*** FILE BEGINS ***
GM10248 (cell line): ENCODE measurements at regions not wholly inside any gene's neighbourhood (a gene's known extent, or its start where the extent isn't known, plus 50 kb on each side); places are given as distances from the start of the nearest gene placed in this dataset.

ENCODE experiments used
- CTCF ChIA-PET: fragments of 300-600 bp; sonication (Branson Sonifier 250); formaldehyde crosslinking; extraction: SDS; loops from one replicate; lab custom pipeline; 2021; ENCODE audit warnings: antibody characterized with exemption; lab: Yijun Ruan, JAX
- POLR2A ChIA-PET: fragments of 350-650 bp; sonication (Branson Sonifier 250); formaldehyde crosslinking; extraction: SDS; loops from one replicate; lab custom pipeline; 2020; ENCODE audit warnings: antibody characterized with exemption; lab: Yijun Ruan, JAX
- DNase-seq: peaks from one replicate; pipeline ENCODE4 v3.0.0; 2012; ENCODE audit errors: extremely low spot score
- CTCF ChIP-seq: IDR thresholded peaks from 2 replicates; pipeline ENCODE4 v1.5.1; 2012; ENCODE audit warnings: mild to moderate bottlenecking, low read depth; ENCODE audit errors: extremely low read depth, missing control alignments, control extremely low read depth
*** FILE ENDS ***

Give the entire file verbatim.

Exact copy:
GM10248 (cell line): ENCODE measurements at regions not wholly inside any gene's neighbourhood (a gene's known extent, or its start where the extent isn't known, plus 50 kb on each side); places are given as distances from the start of the nearest gene placed in this dataset.

ENCODE experiments used
- CTCF ChIA-PET: fragments of 300-600 bp; sonication (Branson Sonifier 250); formaldehyde crosslinking; extraction: SDS; loops from one replicate; lab custom pipeline; 2021; ENCODE audit warnings: antibody characterized with exemption; lab: Yijun Ruan, JAX
- POLR2A ChIA-PET: fragments of 350-650 bp; sonication (Branson Sonifier 250); formaldehyde crosslinking; extraction: SDS; loops from one replicate; lab custom pipeline; 2020; ENCODE audit warnings: antibody characterized with exemption; lab: Yijun Ruan, JAX
- DNase-seq: peaks from one replicate; pipeline ENCODE4 v3.0.0; 2012; ENCODE audit errors: extremely low spot score
- CTCF ChIP-seq: IDR thresholded peaks from 2 replicates; pipeline ENCODE4 v1.5.1; 2012; ENCODE audit warnings: mild to moderate bottlenecking, low read depth; ENCODE audit errors: extremely low read depth, missing control alignments, control extremely low read depth